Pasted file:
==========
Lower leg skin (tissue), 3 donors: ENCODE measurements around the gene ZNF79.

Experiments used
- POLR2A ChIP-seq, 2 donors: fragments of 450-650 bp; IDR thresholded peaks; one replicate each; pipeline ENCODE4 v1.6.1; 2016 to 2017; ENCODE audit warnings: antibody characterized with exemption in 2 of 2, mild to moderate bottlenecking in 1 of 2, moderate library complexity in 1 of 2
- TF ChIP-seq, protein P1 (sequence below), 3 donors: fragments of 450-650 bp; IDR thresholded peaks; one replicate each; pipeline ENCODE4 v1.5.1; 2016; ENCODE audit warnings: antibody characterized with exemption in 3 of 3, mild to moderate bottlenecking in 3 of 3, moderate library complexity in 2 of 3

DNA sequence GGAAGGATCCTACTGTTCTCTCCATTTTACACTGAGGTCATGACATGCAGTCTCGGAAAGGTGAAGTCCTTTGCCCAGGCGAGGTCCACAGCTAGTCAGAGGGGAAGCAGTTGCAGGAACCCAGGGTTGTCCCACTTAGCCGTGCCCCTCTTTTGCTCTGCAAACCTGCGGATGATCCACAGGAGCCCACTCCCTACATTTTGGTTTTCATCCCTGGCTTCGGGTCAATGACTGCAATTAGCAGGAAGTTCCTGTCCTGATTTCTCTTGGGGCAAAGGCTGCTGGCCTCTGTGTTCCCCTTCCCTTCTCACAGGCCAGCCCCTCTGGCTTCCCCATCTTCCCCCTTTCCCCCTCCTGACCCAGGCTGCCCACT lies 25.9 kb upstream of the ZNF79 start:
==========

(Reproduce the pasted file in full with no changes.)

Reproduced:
Lower leg skin (tissue), 3 donors: ENCODE measurements around the gene ZNF79.

Experiments used
- POLR2A ChIP-seq, 2 donors: fragments of 450-650 bp; IDR thresholded peaks; one replicate each; pipeline ENCODE4 v1.6.1; 2016 to 2017; ENCODE audit warnings: antibody characterized with exemption in 2 of 2, mild to moderate bottlenecking in 1 of 2, moderate library complexity in 1 of 2
- TF ChIP-seq, protein P1 (sequence below), 3 donors: fragments of 450-650 bp; IDR thresholded peaks; one replicate each; pipeline ENCODE4 v1.5.1; 2016; ENCODE audit warnings: antibody characterized with exemption in 3 of 3, mild to moderate bottlenecking in 3 of 3, moderate library complexity in 2 of 3

DNA sequence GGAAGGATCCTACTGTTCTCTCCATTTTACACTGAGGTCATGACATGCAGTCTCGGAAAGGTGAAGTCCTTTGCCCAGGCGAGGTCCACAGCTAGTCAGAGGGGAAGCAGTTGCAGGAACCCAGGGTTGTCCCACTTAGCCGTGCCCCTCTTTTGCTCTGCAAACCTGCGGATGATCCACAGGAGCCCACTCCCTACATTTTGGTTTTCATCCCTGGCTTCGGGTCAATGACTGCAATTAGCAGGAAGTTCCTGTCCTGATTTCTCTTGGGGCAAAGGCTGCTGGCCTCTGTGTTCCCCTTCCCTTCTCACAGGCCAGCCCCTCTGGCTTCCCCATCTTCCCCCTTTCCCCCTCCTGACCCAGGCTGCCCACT lies 25.9 kb upstream of the ZNF79 start: